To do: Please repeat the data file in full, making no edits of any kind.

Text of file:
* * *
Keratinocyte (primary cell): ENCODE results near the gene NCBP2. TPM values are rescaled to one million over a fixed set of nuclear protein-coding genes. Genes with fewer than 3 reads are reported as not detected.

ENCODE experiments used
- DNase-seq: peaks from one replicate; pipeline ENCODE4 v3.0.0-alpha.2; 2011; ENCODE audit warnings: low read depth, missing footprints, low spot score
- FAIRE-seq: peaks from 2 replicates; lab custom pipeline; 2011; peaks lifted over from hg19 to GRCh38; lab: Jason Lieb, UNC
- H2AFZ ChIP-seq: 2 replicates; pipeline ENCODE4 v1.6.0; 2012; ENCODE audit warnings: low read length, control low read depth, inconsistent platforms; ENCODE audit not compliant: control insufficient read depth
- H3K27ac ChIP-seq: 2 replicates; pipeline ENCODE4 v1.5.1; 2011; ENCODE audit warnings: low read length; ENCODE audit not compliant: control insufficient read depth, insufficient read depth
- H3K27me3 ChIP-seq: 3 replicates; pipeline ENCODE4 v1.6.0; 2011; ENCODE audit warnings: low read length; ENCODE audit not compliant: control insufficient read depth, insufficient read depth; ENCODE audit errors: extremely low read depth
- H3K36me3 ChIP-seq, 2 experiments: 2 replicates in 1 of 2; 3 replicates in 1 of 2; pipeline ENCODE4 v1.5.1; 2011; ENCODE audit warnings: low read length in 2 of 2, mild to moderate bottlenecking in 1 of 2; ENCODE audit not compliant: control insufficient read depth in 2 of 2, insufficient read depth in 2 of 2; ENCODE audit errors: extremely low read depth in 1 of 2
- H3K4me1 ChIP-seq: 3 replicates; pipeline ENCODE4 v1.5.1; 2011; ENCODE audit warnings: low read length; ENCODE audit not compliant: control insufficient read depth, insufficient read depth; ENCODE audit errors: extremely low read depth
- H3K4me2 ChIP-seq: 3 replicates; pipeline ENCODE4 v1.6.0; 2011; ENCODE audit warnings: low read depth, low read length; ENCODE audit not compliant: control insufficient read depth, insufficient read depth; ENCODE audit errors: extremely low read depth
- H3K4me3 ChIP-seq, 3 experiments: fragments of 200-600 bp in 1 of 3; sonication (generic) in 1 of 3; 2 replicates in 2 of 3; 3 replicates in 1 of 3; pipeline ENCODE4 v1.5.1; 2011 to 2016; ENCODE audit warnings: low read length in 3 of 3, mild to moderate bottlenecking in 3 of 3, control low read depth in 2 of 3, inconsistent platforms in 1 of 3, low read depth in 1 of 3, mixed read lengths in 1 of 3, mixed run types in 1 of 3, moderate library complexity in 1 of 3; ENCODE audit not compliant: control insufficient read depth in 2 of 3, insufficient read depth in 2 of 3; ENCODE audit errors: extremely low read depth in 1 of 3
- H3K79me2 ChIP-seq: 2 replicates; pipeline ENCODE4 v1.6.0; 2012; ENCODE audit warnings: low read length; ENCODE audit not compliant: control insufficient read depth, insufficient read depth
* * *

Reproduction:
Keratinocyte (primary cell): ENCODE results near the gene NCBP2. TPM values are rescaled to one million over a fixed set of nuclear protein-coding genes. Genes with fewer than 3 reads are reported as not detected.

ENCODE experiments used
- DNase-seq: peaks from one replicate; pipeline ENCODE4 v3.0.0-alpha.2; 2011; ENCODE audit warnings: low read depth, missing footprints, low spot score
- FAIRE-seq: peaks from 2 replicates; lab custom pipeline; 2011; peaks lifted over from hg19 to GRCh38; lab: Jason Lieb, UNC
- H2AFZ ChIP-seq: 2 replicates; pipeline ENCODE4 v1.6.0; 2012; ENCODE audit warnings: low read length, control low read depth, inconsistent platforms; ENCODE audit not compliant: control insufficient read depth
- H3K27ac ChIP-seq: 2 replicates; pipeline ENCODE4 v1.5.1; 2011; ENCODE audit warnings: low read length; ENCODE audit not compliant: control insufficient read depth, insufficient read depth
- H3K27me3 ChIP-seq: 3 replicates; pipeline ENCODE4 v1.6.0; 2011; ENCODE audit warnings: low read length; ENCODE audit not compliant: control insufficient read depth, insufficient read depth; ENCODE audit errors: extremely low read depth
- H3K36me3 ChIP-seq, 2 experiments: 2 replicates in 1 of 2; 3 replicates in 1 of 2; pipeline ENCODE4 v1.5.1; 2011; ENCODE audit warnings: low read length in 2 of 2, mild to moderate bottlenecking in 1 of 2; ENCODE audit not compliant: control insufficient read depth in 2 of 2, insufficient read depth in 2 of 2; ENCODE audit errors: extremely low read depth in 1 of 2
- H3K4me1 ChIP-seq: 3 replicates; pipeline ENCODE4 v1.5.1; 2011; ENCODE audit warnings: low read length; ENCODE audit not compliant: control insufficient read depth, insufficient read depth; ENCODE audit errors: extremely low read depth
- H3K4me2 ChIP-seq: 3 replicates; pipeline ENCODE4 v1.6.0; 2011; ENCODE audit warnings: low read depth, low read length; ENCODE audit not compliant: control insufficient read depth, insufficient read depth; ENCODE audit errors: extremely low read depth
- H3K4me3 ChIP-seq, 3 experiments: fragments of 200-600 bp in 1 of 3; sonication (generic) in 1 of 3; 2 replicates in 2 of 3; 3 replicates in 1 of 3; pipeline ENCODE4 v1.5.1; 2011 to 2016; ENCODE audit warnings: low read length in 3 of 3, mild to moderate bottlenecking in 3 of 3, control low read depth in 2 of 3, inconsistent platforms in 1 of 3, low read depth in 1 of 3, mixed read lengths in 1 of 3, mixed run types in 1 of 3, moderate library complexity in 1 of 3; ENCODE audit not compliant: control insufficient read depth in 2 of 3, insufficient read depth in 2 of 3; ENCODE audit errors: extremely low read depth in 1 of 3
- H3K79me2 ChIP-seq: 2 replicates; pipeline ENCODE4 v1.6.0; 2012; ENCODE audit warnings: low read length; ENCODE audit not compliant: control insufficient read depth, insufficient read depth